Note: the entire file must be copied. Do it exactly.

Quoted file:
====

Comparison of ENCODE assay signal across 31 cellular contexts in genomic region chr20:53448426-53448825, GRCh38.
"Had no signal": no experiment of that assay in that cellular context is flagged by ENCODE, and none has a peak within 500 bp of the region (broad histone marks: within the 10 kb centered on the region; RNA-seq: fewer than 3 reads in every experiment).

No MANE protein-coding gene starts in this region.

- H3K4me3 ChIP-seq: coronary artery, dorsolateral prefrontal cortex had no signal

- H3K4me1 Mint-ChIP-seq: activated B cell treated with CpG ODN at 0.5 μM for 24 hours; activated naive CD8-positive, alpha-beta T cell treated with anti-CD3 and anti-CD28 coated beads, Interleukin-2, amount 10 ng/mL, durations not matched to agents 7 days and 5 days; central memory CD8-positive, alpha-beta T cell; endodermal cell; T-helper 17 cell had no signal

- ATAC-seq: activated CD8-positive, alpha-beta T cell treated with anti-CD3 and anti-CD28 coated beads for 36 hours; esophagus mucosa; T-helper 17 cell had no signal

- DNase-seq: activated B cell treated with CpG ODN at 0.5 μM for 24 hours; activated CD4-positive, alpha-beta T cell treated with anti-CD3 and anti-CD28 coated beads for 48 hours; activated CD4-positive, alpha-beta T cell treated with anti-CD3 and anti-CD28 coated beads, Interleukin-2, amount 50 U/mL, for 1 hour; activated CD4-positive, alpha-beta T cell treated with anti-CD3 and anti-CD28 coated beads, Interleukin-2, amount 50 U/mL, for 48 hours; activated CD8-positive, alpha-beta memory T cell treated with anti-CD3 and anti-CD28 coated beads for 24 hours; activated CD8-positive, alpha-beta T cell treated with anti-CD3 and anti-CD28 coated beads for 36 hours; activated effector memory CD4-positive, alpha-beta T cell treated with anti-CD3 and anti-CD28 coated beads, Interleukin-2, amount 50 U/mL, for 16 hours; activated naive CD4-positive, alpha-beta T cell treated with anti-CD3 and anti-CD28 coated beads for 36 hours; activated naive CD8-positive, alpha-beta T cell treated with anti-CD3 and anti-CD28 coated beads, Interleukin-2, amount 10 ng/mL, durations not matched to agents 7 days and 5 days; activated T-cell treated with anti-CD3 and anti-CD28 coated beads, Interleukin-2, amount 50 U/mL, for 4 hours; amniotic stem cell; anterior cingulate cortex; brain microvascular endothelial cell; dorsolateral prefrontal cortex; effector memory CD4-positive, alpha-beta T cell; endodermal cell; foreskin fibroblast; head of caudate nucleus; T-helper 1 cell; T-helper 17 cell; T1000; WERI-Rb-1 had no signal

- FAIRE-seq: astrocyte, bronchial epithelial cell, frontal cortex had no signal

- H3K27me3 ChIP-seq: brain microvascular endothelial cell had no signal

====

Comparison of ENCODE assay signal across 31 cellular contexts in genomic region chr20:53448426-53448825, GRCh38.
"Had no signal": no experiment of that assay in that cellular context is flagged by ENCODE, and none has a peak within 500 bp of the region (broad histone marks: within the 10 kb centered on the region; RNA-seq: fewer than 3 reads in every experiment).

No MANE protein-coding gene starts in this region.

- H3K4me3 ChIP-seq: coronary artery, dorsolateral prefrontal cortex had no signal

- H3K4me1 Mint-ChIP-seq: activated B cell treated with CpG ODN at 0.5 μM for 24 hours; activated naive CD8-positive, alpha-beta T cell treated with anti-CD3 and anti-CD28 coated beads, Interleukin-2, amount 10 ng/mL, durations not matched to agents 7 days and 5 days; central memory CD8-positive, alpha-beta T cell; endodermal cell; T-helper 17 cell had no signal

- ATAC-seq: activated CD8-positive, alpha-beta T cell treated with anti-CD3 and anti-CD28 coated beads for 36 hours; esophagus mucosa; T-helper 17 cell had no signal

- DNase-seq: activated B cell treated with CpG ODN at 0.5 μM for 24 hours; activated CD4-positive, alpha-beta T cell treated with anti-CD3 and anti-CD28 coated beads for 48 hours; activated CD4-positive, alpha-beta T cell treated with anti-CD3 and anti-CD28 coated beads, Interleukin-2, amount 50 U/mL, for 1 hour; activated CD4-positive, alpha-beta T cell treated with anti-CD3 and anti-CD28 coated beads, Interleukin-2, amount 50 U/mL, for 48 hours; activated CD8-positive, alpha-beta memory T cell treated with anti-CD3 and anti-CD28 coated beads for 24 hours; activated CD8-positive, alpha-beta T cell treated with anti-CD3 and anti-CD28 coated beads for 36 hours; activated effector memory CD4-positive, alpha-beta T cell treated with anti-CD3 and anti-CD28 coated beads, Interleukin-2, amount 50 U/mL, for 16 hours; activated naive CD4-positive, alpha-beta T cell treated with anti-CD3 and anti-CD28 coated beads for 36 hours; activated naive CD8-positive, alpha-beta T cell treated with anti-CD3 and anti-CD28 coated beads, Interleukin-2, amount 10 ng/mL, durations not matched to agents 7 days and 5 days; activated T-cell treated with anti-CD3 and anti-CD28 coated beads, Interleukin-2, amount 50 U/mL, for 4 hours; amniotic stem cell; anterior cingulate cortex; brain microvascular endothelial cell; dorsolateral prefrontal cortex; effector memory CD4-positive, alpha-beta T cell; endodermal cell; foreskin fibroblast; head of caudate nucleus; T-helper 1 cell; T-helper 17 cell; T1000; WERI-Rb-1 had no signal

- FAIRE-seq: astrocyte, bronchial epithelial cell, frontal cortex had no signal

- H3K27me3 ChIP-seq: brain microvascular endothelial cell had no signal